Sharing an External Drive Between a PC and a Mac, exFAT Discussion, Results

I bought a new external 500GB USB drive for my laptop, which happens to be a Mac that I also run Windows 7 in a Virtual Machine. I wanted to be able to use this external drive on my Mac to store files such as larger Virtual Machine’s, software, etc while at the same time keeping the ability to be able to read this drive from a Windows machine without installing any software on the Windows machine. This lesson shows how exFAT as well as other format types stacked up for this purpose and what my final result was.

Why this Post?

I began to Google for my solution which brought up a ton of forum and blog posts that had different ideas. Thus the reason for this lesson so that someone might benefit from what I tried, as I know the ideas and things tried by others that I found were useful to me.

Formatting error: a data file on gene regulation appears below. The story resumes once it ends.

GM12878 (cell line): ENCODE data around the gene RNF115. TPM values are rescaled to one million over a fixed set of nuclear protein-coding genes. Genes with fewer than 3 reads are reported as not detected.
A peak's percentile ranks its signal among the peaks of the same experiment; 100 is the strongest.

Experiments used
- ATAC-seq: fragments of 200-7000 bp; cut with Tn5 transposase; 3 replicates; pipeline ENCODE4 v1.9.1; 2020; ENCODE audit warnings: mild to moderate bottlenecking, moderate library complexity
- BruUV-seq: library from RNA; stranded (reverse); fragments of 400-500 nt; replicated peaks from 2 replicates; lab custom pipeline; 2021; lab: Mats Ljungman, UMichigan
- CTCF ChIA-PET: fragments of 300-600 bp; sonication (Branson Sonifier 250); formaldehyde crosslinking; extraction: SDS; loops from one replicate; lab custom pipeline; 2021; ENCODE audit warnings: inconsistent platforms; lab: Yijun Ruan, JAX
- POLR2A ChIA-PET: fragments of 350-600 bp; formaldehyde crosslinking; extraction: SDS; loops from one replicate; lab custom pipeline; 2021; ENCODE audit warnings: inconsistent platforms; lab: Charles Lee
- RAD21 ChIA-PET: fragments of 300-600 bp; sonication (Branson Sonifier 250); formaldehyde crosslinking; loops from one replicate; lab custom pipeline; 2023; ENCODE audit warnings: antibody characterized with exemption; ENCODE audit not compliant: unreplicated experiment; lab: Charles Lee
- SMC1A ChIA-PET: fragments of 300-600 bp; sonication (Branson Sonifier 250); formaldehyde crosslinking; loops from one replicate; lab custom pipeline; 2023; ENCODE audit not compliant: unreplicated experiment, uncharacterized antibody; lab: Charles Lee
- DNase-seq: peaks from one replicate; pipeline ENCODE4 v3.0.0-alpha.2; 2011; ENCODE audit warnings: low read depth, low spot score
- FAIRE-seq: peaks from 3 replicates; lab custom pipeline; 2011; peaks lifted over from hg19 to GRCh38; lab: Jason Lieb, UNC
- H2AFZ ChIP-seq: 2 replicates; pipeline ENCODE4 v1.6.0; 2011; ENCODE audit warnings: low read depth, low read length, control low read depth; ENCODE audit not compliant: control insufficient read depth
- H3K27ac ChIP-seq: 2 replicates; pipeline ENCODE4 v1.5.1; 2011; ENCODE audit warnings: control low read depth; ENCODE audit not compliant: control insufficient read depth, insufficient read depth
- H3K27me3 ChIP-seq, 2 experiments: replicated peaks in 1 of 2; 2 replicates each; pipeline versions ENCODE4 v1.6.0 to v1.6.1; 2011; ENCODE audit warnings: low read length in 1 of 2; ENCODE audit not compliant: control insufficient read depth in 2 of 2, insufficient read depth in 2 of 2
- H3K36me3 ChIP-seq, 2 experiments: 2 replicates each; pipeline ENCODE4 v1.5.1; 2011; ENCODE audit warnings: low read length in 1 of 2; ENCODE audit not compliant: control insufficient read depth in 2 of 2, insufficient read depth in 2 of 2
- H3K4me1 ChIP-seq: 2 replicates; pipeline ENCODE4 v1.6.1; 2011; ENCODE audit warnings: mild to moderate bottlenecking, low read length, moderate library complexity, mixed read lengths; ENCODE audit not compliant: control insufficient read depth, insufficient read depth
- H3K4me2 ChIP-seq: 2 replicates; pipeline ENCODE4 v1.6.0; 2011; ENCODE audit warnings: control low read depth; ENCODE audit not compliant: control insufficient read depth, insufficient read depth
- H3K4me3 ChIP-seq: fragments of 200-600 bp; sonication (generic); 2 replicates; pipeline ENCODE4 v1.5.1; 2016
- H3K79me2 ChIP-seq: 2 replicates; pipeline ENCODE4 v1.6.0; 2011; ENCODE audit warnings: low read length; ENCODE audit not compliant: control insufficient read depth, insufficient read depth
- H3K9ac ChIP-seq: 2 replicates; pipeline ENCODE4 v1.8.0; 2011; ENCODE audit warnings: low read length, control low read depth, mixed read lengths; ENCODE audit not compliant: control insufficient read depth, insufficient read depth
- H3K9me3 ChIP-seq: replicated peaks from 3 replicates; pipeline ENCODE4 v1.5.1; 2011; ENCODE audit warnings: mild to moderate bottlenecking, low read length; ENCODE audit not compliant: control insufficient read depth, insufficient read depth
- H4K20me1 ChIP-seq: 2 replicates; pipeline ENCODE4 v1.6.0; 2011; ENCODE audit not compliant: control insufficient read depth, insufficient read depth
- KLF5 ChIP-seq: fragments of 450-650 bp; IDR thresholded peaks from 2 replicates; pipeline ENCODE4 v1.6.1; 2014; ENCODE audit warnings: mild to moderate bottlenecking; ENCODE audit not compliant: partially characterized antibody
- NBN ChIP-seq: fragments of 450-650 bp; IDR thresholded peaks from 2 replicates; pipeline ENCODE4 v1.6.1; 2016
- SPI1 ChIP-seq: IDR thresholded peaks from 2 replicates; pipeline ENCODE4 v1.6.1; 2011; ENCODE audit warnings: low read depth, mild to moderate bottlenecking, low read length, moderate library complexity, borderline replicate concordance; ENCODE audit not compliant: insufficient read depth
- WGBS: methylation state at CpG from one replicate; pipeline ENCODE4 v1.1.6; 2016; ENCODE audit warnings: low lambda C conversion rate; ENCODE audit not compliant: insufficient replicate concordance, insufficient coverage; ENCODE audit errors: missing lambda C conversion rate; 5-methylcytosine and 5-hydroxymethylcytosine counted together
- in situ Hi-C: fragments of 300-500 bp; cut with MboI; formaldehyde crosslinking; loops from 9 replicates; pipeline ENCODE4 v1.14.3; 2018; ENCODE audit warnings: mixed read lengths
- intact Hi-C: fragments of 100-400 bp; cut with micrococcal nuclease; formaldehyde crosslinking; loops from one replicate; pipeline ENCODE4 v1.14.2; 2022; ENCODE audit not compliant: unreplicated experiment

Why Not Use NTFS?

I’m currently running Snow Leopard 10.6.1 which can read NTFS volumes but not write to them natively. So I started to investigate other file system types to see what might work the best.

Why Not Use FAT32?

The USB drive that I bought actually came preformatted with a FAT32 file system. I thought this might work great, however I started copying a 10GB Viirtual Machine file to the drive and it immediently failed with an error. A quick search turned up something which I haven’t had to deal with in a long time… FAT32 filesystem has a 4GB file size limitation. So, that definately won’t work for what I’m trying to do as I have a ton of files (VM files, ISO’s, etc) that are larger than 4GB.

What about exFAT?

I stumbled across the new exFAT file system (also referred by some as FAT64) in some blogs when searching how to share an external drive between a Mac and PC. It sounded like the possible answer. exFAT is a newer file system that can be used by the newer versions of Windows (e.g. my Windows 7 VM) but the question remained, can Snow Leopard read the exFAT file system with out a lot of work? A lot of blogs didn’t think so but none that I found actually tried it. So, let’s give it a shot!